At that point the Lord’s word to Nathan for David stopped being a rebuke and became instead a promise and a warning. David’s son will rule in his place when he is gone. Plus:
He is the one who will build a house for my Name, and I will establish the throne of his kingdom forever.
David’s intention of building a temple for God will be fulfilled. But not at David’s initiative, and not at David’s timing, but at the Lord’s. David won’t get to do it, but David’s son will and his house, his dynasty, his kingdom will last forever.
Any way you look at it, that is a huge promise. Because forever is a long time. Forever is like the longest time you can imagine and then a little bit more. When I was a kid it felt like Christmas would never come. But forever is even longer. When the empires of Greece and Rome have come and gone, when the last king or queen of England reigns over us, still the line of David will stretch on.
The Lord’s extraordinary promise to David now starts to sound familiar.
I will be his father, and he will be my son. When he does wrong, I will punish him with the rod of men, with floggings inflicted by men. But my love will never be taken away from him, as I took it away from Saul, whom I removed from before you. Your house and your kingdom will endure forever before me; your throne will be established forever.
This is starting to sound a lot like a covenant.
We’ve been talking about covenants over the last few weeks. These solemn agreements between God and human beings. They are more than just contracts between strangers, but they are agreements that create relationships of belonging with commitments and responsibilities and obligations. Like between a husband and wife. Like between a parent and their child.
When you become a parent, you don’t just get to create a new human being and then do whatever you want with it. You have obligations to care for it and to teach it to take care of itself. David’s heir will not just be his son, but the Lord says, “I will be his father and he will be my son. I will take responsibility for him. I will look after him. I will teach him. And I will discipline him.”
The relationship will also go the other way. David’s son as Israel’s king will not be allowed to just do as he pleases. He too has responsibilities and obligations, to lead and guide his people according to the Lord’s values and principles. And so when he does what is wrong, he must not be spared the consequences. For the Lord’s love for him will not be conditional. “My love,” the Lord says, “will never be taken away from him.” But David’s son’s experience of the Lord’s blessing will be conditional.
“To be punished with the rod of men, with floggings inflicted by men,” means that when David’s son sins against the Lord he will experience defeat in battle. No one is going to take the king over their knee and spank him the old wooden spoon. Instead, the Lord will hold him to account for his choices and actions and will use foreign armies to discipline him for his evil.
As Psalm 89 describes it this was the Lord’s covenant with David, this solemn agreement leading to commitments and obligations to establish David’s line forever. But it was conditional on David’s son, on David’s heir’s obedience. Otherwise he will face failure in battle.
And this is what we see in the Old Testament. As the king trusted in the Lord and ruled in accordance with his will, Israel enjoyed peace and harmony. But when the king turned away from the Lord and gave his heart to other gods, they experienced defeat and failure.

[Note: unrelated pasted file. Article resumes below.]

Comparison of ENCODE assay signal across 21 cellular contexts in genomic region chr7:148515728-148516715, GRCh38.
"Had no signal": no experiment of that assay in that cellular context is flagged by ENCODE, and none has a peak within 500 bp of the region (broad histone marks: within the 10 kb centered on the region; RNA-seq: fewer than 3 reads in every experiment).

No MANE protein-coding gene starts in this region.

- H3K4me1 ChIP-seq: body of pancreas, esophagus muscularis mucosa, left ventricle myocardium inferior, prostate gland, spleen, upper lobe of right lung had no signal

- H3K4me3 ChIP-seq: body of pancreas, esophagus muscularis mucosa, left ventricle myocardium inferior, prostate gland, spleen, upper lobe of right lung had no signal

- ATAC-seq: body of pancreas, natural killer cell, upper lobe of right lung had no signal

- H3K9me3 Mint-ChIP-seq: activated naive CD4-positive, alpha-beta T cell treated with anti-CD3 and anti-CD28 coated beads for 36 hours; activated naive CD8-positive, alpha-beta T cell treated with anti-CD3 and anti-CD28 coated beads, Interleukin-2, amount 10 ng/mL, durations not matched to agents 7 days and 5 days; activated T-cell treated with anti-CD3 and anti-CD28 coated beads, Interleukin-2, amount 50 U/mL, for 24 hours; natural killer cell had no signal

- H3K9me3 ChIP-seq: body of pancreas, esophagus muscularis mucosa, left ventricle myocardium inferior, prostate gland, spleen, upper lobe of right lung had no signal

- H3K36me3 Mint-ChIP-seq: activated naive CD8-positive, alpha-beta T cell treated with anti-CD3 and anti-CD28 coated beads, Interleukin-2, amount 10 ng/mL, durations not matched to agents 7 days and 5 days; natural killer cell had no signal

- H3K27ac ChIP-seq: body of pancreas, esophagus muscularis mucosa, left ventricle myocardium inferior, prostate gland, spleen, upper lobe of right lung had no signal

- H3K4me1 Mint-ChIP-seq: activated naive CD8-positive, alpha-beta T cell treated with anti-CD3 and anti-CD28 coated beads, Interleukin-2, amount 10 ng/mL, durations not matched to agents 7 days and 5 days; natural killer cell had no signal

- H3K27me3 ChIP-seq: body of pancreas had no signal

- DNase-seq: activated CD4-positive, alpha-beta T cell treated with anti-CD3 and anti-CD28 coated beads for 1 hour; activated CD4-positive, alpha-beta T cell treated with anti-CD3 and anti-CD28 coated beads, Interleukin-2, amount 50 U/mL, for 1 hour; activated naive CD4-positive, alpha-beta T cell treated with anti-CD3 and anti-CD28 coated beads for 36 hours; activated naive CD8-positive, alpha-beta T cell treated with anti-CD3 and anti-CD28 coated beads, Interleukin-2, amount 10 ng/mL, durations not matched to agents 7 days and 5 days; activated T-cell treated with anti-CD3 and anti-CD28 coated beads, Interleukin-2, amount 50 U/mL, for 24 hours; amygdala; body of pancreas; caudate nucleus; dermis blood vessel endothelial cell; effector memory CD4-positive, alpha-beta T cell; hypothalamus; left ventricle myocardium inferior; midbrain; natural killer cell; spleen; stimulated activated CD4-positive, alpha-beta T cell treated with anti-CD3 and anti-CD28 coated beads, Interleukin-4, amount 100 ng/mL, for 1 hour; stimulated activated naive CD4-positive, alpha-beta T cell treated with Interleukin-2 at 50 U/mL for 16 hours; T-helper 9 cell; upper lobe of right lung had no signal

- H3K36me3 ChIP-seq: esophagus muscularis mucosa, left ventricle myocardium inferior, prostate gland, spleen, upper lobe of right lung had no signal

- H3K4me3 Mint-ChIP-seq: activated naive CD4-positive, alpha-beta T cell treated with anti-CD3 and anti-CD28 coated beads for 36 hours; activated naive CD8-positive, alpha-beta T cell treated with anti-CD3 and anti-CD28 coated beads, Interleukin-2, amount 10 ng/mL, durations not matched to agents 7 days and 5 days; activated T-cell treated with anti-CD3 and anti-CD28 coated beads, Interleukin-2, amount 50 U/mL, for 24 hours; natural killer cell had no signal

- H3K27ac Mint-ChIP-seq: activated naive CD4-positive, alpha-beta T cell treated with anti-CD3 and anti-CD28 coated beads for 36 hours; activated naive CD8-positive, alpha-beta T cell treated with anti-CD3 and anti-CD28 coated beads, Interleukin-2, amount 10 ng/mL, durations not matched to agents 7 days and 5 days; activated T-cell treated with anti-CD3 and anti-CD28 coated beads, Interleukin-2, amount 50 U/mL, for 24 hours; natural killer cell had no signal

David’s son king Solomon married foreign wives and worshiped their gods. His kingdom was divided in half between north and south and there was civil war for 300 years that was never resolved.
Manasseh built idols to Baal and Asherah and set them up in the temple itself and he was made subject to the king of Assyria.
Zedekiah, the last of David’s line to sit on the throne, persisted in his rebellion against the Lord and Jerusalem was destroyed and the temple was pillaged. David’s kingdom lay in ruins.
The writer of Psalm 89 lived after those events and he appealed to the Lord with heart breaking words.
You have rejected, you have spurned, you have been very angry with your anointed one. You have renounced the covenant with your servant and have defiled his crown in the dust.
How long, O Lord? Will you hide yourself forever? How long will your wrath burn like fire?
O Lord, where is your former great love, which in your faithfulness you swore to David?
As I like to say, the Psalms teach us how to pray and they teach us that we can always ask God the hard questions, when reality does not seem to match his promises. “How long, O Lord? Will you hide yourself forever? Where is your former great love?” This is how you are allowed to talk to God.
It fell to the prophets to explain that the end of David’s kingdom with the fall of Jerusalem did not mean the end of God’s promise. Prophets like Isaiah who in chapter 11 says,
A shoot will come up from the stump of Jesse [David’s father], from his roots a Branch will bear fruit.
David’s kingdom may have been cut down like a tree, but there was life in its stump from the roots fed by the promises of God. The stump would regrow a Branch, a descendant of David, who would rise up to establish the kingdom of God, and to bring peace to his people. God would send the Messiah, born from the line of David. And his kingdom would last forever.
The Jews today still look for the Messiah, but Christians believe that he has already come. Born from the line of David. Born in Bethlehem, David’s own hometown. And who gave his life in Jerusalem, David’s own capital city, and rose to life to become heir to David’s kingdom, and ascended to the right hand of God and lives forever as king of kings.
To believe that he is the Messiah the heir of David’s kingdom is to confess that Jesus is Lord. As Peter said on the Day of Pentecost,
Let all Israel be assured of this: God has made this Jesus, whom you crucified, both Lord and Messiah.
Or as Peter again said in Acts chapter 10,
God announced the good news of peace through Jesus the Messiah, who is Lord of all.
Or as Paul said in Philippians chapter 2
At the name of Jesus every knew should bow and every tongue confess that Jesus the Messiah is Lord.
Or as the book of Revelation says,
The kingdom of the world has become the kingdom of our Lord and of his Messiah, and he will reign forever and ever.
All I’ve done in all those passages is to replace the word Christ with the word that means the same thing, Messiah. God’s anointed and chosen king.
David wanted to build a house for God. And God said, No. I will build a house for you. A family. A kingdom. A dynasty. A son of yours will rule as king forever. And that promise has come true only in Jesus. While the Jews wait for their Messiah to come, we wait for ours to come back again.
Come, Lord Jesus, and rule in our hearts. Come, Lord Jesus, and put an end to the kingdom of darkness. Gather us into your eternal kingdom so that every knee may bow to you and every tongue confess that you are Lord.